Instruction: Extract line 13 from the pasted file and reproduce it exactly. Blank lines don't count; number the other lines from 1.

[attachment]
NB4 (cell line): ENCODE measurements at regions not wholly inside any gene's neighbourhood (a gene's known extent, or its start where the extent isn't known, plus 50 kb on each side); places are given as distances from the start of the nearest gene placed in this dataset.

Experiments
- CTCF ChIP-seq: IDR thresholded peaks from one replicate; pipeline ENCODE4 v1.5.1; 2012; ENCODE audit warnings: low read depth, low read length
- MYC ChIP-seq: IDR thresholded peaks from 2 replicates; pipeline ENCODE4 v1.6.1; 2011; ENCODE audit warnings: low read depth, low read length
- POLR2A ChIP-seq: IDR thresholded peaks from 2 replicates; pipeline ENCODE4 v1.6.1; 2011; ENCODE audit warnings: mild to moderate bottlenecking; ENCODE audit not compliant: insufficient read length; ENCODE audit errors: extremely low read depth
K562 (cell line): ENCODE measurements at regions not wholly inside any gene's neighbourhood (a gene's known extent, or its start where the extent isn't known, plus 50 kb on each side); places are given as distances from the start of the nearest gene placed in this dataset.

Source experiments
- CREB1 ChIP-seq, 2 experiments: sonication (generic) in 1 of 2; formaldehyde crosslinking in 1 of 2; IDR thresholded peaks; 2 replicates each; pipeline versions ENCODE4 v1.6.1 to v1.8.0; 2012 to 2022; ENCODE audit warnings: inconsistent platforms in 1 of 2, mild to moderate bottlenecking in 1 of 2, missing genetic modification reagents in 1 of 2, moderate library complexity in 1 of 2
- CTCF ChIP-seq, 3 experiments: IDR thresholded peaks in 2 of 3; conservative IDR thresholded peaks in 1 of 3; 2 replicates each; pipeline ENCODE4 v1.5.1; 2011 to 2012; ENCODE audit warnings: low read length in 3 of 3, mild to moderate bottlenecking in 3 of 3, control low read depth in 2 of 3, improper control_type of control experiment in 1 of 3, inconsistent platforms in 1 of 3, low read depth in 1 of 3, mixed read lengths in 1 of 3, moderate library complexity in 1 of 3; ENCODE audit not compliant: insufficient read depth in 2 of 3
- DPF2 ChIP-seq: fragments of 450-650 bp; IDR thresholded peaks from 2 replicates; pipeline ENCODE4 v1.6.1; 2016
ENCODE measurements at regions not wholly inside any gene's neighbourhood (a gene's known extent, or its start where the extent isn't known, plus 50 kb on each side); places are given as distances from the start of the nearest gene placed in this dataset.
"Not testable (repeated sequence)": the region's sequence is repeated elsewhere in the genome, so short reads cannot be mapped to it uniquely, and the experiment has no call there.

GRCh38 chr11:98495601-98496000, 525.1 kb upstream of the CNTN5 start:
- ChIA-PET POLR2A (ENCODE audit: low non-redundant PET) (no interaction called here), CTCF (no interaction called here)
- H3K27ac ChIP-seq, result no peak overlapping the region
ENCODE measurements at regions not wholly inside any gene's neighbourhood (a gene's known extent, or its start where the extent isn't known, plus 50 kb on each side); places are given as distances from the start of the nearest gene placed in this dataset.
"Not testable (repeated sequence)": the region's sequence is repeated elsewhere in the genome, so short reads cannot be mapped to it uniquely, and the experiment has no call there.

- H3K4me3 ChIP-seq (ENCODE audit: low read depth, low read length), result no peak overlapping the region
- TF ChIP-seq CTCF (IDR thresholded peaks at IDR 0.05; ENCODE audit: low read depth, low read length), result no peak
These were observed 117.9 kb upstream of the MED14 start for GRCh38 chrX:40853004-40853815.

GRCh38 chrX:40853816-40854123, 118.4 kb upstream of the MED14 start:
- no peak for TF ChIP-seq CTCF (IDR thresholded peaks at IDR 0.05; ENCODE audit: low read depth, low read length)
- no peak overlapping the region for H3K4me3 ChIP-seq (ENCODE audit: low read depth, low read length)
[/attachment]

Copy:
GRCh38 chr11:98495601-98496000, 525.1 kb upstream of the CNTN5 start: